Cyclists should be more worried about their sexual health than that pothole during your morning commute. For men, cycling won’t affect you physical but may affect you hormonally.

Riding your bike as part of your commute, on the weekends or on the occasional long ride is fine and promotes healthy living. That kind of exercise can improve quality of life, reduce body fat and improve the cardiovascular system. For serious cyclists, and in particular endurance athletes, extensive cycling may affect the levels of reproductive hormones in the body.

Cyclists that may be at risk include serious leisure cyclists and cyclists who compete in races or ride for extreme endurance. The study was led by Leah FitzGerald, PhD, from the University of California at Los Angeles’ School of Nursing and involved 107 male athletes between the ages of 18 to 60. The men were placed into three groups, 16 men were triathletes, 46 were cyclists and 45 were recreational athletes.

The researchers took blood samples to measure for testosterone, cortisol, estradiol and interleukin-6 in addition to other hormones. The men also answered a questionnaire that provided an estimate of the levels of physical activity during the week and inactivity during the week.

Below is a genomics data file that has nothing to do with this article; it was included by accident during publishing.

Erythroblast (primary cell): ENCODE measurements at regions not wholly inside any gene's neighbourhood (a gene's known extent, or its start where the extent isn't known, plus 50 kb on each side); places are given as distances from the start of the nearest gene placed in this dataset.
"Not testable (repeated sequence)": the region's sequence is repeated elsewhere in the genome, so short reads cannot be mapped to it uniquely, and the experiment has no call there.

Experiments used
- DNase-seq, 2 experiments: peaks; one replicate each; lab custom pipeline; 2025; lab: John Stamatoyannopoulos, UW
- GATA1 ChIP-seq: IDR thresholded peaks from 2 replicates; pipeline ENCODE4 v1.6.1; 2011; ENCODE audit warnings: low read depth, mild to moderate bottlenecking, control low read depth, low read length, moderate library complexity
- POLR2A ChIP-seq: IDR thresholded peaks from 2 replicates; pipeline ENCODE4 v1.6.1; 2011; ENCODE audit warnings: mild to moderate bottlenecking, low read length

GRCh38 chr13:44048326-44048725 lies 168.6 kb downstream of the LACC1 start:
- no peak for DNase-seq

Cortisol helps in fat metabolism and increases blood sugar levels. Interluken-6 is a protein that is a part of the body’s immune system response to inflammation and plays a role in diseases like prostate cancer, rheumatoid arthritis and diabetes.

The hormone that most men should be concerned about is estradiol, which is a form of estrogen. Estradiol is produced by men as part of the breakdown of testosterone. Elevated levels of estradiol can lead to enlarged breast tissue or pubic hair loss.

In the study, levels of estradiol and testosterone were significantly higher in serious leisure cyclists than the two other groups. Estradiol levels were over two times higher for cyclists than the triathletes or recreational athletes. These early results warrant further study to determine how cycling may be associated with increasing the risk of sexual reproductive problems.

Researchers also noted the use of chamois cream for cyclists. Nearly half, 48.5 percent, of cyclists and 10 percent of the triathletes used chamois cream that contains paraben. Chamois creams help prevent chaffing and possible infections from saddle sores and contains lubricants, oils as well as paraben, which is used as a preservative and helps prevent bacterial growth.

While no links were made, paraben is a weak estrogen mimic. Researchers noticed an association between estrogen levels and the number of years of chamois cream use. Future studies could help determine if there is any cause and effect or any associated increased risk in regards to chamois cream use.

For cyclists, science has not been kind. Just recently, a new study highlighted the impact cycling has on female sexual health, including genitalia numbness.

The study was published in the European Journal of Applied Physiology.